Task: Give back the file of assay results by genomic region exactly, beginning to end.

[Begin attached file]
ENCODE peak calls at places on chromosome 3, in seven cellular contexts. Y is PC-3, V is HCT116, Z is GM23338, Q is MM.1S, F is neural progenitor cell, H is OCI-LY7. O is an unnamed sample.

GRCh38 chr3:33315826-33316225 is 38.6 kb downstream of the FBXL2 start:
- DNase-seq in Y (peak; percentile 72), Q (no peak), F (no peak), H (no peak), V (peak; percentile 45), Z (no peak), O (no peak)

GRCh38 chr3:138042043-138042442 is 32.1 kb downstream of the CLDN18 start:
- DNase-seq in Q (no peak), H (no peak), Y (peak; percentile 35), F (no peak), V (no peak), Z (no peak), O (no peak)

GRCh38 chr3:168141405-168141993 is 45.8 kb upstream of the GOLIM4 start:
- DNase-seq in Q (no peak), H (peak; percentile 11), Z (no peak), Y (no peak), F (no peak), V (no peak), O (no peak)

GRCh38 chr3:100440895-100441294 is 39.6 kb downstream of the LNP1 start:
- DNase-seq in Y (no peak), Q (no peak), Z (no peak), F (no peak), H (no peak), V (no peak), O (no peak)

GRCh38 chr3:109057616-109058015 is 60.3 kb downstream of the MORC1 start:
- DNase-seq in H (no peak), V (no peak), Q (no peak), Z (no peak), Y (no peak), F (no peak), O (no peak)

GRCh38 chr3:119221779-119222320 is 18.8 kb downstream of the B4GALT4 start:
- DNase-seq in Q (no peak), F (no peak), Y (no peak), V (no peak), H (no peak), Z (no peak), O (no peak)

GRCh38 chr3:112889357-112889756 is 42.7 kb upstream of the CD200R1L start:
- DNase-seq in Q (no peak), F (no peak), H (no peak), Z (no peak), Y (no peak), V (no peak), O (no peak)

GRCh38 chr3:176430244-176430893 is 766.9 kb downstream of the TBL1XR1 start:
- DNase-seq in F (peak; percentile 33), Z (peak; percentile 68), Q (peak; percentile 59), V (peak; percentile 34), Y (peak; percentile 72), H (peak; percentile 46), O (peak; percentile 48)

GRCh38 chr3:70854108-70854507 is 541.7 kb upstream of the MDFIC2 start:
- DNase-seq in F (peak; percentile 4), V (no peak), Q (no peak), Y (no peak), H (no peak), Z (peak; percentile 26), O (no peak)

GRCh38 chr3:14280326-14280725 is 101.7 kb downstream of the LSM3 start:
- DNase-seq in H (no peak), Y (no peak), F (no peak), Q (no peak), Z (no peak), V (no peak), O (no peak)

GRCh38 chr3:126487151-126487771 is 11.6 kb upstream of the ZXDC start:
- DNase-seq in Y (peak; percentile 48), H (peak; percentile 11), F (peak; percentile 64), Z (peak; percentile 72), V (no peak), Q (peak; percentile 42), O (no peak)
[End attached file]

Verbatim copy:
ENCODE peak calls at places on chromosome 3, in seven cellular contexts. Y is PC-3, V is HCT116, Z is GM23338, Q is MM.1S, F is neural progenitor cell, H is OCI-LY7. O is an unnamed sample.

GRCh38 chr3:33315826-33316225 is 38.6 kb downstream of the FBXL2 start:
- DNase-seq in Y (peak; percentile 72), Q (no peak), F (no peak), H (no peak), V (peak; percentile 45), Z (no peak), O (no peak)

GRCh38 chr3:138042043-138042442 is 32.1 kb downstream of the CLDN18 start:
- DNase-seq in Q (no peak), H (no peak), Y (peak; percentile 35), F (no peak), V (no peak), Z (no peak), O (no peak)

GRCh38 chr3:168141405-168141993 is 45.8 kb upstream of the GOLIM4 start:
- DNase-seq in Q (no peak), H (peak; percentile 11), Z (no peak), Y (no peak), F (no peak), V (no peak), O (no peak)

GRCh38 chr3:100440895-100441294 is 39.6 kb downstream of the LNP1 start:
- DNase-seq in Y (no peak), Q (no peak), Z (no peak), F (no peak), H (no peak), V (no peak), O (no peak)

GRCh38 chr3:109057616-109058015 is 60.3 kb downstream of the MORC1 start:
- DNase-seq in H (no peak), V (no peak), Q (no peak), Z (no peak), Y (no peak), F (no peak), O (no peak)

GRCh38 chr3:119221779-119222320 is 18.8 kb downstream of the B4GALT4 start:
- DNase-seq in Q (no peak), F (no peak), Y (no peak), V (no peak), H (no peak), Z (no peak), O (no peak)

GRCh38 chr3:112889357-112889756 is 42.7 kb upstream of the CD200R1L start:
- DNase-seq in Q (no peak), F (no peak), H (no peak), Z (no peak), Y (no peak), V (no peak), O (no peak)

GRCh38 chr3:176430244-176430893 is 766.9 kb downstream of the TBL1XR1 start:
- DNase-seq in F (peak; percentile 33), Z (peak; percentile 68), Q (peak; percentile 59), V (peak; percentile 34), Y (peak; percentile 72), H (peak; percentile 46), O (peak; percentile 48)

GRCh38 chr3:70854108-70854507 is 541.7 kb upstream of the MDFIC2 start:
- DNase-seq in F (peak; percentile 4), V (no peak), Q (no peak), Y (no peak), H (no peak), Z (peak; percentile 26), O (no peak)

GRCh38 chr3:14280326-14280725 is 101.7 kb downstream of the LSM3 start:
- DNase-seq in H (no peak), Y (no peak), F (no peak), Q (no peak), Z (no peak), V (no peak), O (no peak)

GRCh38 chr3:126487151-126487771 is 11.6 kb upstream of the ZXDC start:
- DNase-seq in Y (peak; percentile 48), H (peak; percentile 11), F (peak; percentile 64), Z (peak; percentile 72), V (no peak), Q (peak; percentile 42), O (no peak)